Everyone knows that SQL Developer has a PL/SQL debugger – check!
Everyone also knows that it’s only setup for debugging standalone PL/SQL objects like Functions, Procedures, and Packages, right? – NO! SQL Developer can also debug your Stored Java Procedures AND it can debug your standalone PLSQL blocks. These bits of PLSQL which do not live in the database are also known as ‘Anonymous Blocks.’
Anonymous PL/SQL blocks can be submitted to interactive tools such as SQL*Plus and Enterprise Manager, or embedded in an Oracle Precompiler or OCI program. At run time, the program sends these blocks to the Oracle database, where they are compiled and executed.
Here’s an example of something you might want help debugging:
DECLARE x NUMBER := 0; BEGIN DBMS_OUTPUT.Put(SYSDATE || ' ' || SYSTIMESTAMP); FOR Stuff IN 1..100 LOOP DBMS_OUTPUT.Put_Line('Stuff is equal to ' || Stuff || '.'); x := Stuff; END LOOP; END; /
With the power of remote debugging and unshared worksheets, we are going to be able to debug this ANON block!
The trick – we need to create a dummy stored procedure and call it in our ANON block. Then we’re going to create an unshared worksheet and execute the script from there while the SQL Developer session is listening for remote debug connections.
We step through the dummy procedure, and this takes OUT to our calling ANON block. Then we can use watches, breakpoints, and all that fancy debugger stuff!
First things first, create this dummy procedure –
CREATE OR REPLACE PROCEDURE do_nothing IS BEGIN NULL; END;
Then mouse-right-click on your Connection and select ‘Remote Debug.’ For an in-depth post on how to use the remote debugger, check out Barry’s excellent post on the subject.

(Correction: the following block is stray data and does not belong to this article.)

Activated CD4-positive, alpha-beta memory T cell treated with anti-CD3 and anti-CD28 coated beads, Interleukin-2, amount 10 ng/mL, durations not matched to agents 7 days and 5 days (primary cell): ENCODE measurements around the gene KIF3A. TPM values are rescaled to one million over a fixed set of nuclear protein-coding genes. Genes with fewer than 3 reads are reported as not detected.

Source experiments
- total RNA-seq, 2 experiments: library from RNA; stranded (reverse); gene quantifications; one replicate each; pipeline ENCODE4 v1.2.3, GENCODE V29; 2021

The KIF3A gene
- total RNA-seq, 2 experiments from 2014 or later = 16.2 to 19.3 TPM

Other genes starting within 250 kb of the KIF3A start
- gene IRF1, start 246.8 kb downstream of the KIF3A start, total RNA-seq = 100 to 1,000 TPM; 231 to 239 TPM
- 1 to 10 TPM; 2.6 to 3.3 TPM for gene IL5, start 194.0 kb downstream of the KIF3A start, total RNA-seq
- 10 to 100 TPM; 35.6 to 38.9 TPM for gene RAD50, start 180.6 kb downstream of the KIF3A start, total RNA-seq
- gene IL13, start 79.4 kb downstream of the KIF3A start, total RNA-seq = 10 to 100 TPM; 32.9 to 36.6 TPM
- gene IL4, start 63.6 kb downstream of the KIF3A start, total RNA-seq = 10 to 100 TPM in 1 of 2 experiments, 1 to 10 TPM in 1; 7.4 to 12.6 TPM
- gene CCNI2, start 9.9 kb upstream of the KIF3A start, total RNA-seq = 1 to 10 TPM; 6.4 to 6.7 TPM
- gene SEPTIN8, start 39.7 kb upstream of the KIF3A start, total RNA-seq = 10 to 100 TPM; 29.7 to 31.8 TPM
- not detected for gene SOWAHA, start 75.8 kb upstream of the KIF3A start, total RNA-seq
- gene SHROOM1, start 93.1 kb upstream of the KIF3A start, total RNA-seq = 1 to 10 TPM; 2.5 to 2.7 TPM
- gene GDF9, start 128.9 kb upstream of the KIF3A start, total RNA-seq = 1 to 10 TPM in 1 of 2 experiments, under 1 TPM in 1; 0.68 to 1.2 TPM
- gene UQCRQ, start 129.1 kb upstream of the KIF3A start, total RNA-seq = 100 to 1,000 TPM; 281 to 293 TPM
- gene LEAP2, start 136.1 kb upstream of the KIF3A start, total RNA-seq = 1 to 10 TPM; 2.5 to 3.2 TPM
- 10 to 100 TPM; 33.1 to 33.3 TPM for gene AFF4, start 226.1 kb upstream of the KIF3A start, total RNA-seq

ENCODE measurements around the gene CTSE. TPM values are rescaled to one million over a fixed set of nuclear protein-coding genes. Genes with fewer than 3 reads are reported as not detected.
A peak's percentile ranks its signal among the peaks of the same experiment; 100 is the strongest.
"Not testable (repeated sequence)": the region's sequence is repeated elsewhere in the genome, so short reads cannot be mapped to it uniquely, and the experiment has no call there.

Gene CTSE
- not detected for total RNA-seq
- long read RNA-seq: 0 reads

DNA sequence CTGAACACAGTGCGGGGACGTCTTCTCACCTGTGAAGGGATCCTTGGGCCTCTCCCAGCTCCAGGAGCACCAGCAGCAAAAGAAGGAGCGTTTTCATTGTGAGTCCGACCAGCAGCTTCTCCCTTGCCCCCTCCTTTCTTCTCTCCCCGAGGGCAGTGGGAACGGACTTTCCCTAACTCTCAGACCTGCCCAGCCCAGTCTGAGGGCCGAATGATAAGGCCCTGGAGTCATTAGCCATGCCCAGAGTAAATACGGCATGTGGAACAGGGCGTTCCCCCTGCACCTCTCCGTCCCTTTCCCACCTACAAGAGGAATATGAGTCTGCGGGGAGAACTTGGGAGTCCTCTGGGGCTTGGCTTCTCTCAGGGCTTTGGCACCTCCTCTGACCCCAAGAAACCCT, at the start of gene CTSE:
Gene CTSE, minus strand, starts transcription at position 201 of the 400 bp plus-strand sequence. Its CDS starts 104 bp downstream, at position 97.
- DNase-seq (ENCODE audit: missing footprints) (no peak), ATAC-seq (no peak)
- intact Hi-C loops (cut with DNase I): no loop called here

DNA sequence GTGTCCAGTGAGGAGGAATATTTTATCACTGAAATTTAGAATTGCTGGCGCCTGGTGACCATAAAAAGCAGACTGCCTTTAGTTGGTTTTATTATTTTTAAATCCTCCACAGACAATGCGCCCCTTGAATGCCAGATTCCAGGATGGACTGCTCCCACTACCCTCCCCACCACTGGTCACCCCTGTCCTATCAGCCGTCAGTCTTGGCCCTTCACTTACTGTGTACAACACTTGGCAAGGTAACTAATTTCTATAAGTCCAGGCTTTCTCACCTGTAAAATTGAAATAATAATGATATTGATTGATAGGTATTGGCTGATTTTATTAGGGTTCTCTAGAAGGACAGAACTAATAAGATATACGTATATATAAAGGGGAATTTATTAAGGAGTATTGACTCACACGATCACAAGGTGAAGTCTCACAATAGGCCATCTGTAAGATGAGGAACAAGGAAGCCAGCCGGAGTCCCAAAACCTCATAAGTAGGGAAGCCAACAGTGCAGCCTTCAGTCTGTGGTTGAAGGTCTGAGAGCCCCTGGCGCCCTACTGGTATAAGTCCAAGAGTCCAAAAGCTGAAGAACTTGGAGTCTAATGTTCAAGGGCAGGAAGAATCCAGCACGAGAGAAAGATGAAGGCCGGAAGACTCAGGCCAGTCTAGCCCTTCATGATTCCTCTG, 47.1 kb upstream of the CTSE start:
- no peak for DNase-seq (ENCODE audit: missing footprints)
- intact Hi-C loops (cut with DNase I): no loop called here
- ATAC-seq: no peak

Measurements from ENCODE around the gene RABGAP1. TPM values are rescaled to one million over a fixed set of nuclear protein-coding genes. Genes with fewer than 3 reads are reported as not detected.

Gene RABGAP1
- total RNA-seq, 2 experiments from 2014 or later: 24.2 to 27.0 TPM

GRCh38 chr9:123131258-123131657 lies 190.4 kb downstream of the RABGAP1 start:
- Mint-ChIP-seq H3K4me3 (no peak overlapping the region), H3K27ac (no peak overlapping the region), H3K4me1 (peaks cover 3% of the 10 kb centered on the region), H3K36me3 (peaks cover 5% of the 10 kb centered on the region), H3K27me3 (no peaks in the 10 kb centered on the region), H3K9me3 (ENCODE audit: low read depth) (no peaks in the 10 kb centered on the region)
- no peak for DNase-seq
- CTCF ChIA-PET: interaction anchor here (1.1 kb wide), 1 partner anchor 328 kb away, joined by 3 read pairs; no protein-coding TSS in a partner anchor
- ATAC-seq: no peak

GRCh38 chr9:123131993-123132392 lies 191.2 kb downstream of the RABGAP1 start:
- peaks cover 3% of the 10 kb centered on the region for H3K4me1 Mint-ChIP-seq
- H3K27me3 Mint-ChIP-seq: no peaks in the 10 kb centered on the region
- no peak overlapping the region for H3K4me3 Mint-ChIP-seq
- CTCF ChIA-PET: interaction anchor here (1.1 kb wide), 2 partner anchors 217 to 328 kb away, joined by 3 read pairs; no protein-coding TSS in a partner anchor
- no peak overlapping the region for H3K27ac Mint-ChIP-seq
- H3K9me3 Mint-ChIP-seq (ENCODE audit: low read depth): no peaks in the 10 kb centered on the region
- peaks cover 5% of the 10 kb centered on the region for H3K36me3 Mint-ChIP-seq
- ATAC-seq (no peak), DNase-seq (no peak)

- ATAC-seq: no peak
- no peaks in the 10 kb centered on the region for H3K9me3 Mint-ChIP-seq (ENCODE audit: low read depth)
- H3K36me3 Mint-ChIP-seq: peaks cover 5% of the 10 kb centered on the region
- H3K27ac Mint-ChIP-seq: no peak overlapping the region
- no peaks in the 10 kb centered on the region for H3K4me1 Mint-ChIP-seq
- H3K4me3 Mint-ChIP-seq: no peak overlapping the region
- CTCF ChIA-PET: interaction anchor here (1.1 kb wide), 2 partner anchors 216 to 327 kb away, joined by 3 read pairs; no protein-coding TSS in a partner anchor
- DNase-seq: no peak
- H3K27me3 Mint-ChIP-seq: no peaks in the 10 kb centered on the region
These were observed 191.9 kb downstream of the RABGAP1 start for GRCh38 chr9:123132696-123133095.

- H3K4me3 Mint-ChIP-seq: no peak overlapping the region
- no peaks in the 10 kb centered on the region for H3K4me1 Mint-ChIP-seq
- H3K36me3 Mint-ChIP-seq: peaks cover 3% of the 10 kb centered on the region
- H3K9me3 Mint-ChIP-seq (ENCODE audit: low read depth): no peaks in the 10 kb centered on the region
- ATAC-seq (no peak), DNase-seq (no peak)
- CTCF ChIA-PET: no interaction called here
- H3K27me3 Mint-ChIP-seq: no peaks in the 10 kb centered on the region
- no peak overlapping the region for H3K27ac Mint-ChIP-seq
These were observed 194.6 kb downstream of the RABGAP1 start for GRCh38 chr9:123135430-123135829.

Open an unshared worksheet using Ctrl+Shift+N. This gives us a dedicated connection for our worksheet and any scripts or commands executed in it.
Paste in your ANON block you want to debug.
Add in a call to the dummy procedure above to the first line of your BEGIN block like so
BEGIN do_nothing(); ...
Then we need to setup the machine for remote debug for the session we have listening – basically we connect to SQL Developer. You can do that via a Environment Variable, or you can just add this line to your script –
CALL DBMS_DEBUG_JDWP.CONNECT_TCP( 'localhost', '4000' );
Where ‘localhost’ is the machine where SQL Developer is running and ‘4000’ is the port you started the debug listener on.
Or, Using the Environment Variable
The obvious advantage here is that none of your source code needs altered.
Ok, with that all set, now just RUN the script.
Once the PL/SQL call is made, the debugger will be invoked. You’ll end up in the DO_NOTHING() object.
If you step out to the ANON block, we’ll end up in the script that’s used to call the procedure – which is the script you want to debug.
You can now step through the block, using watches and breakpoints as expected.
I’m guessing your scripts are going to be a bit more complicated than mine, but this serves as a decent example to get you started.
Here’s a screenshot of a watch and breakpoint defined in the anon block being debugged:
For giggles, I created a breakpoint with a passcount of 90 for the FOR LOOP to see if it works. And of course it does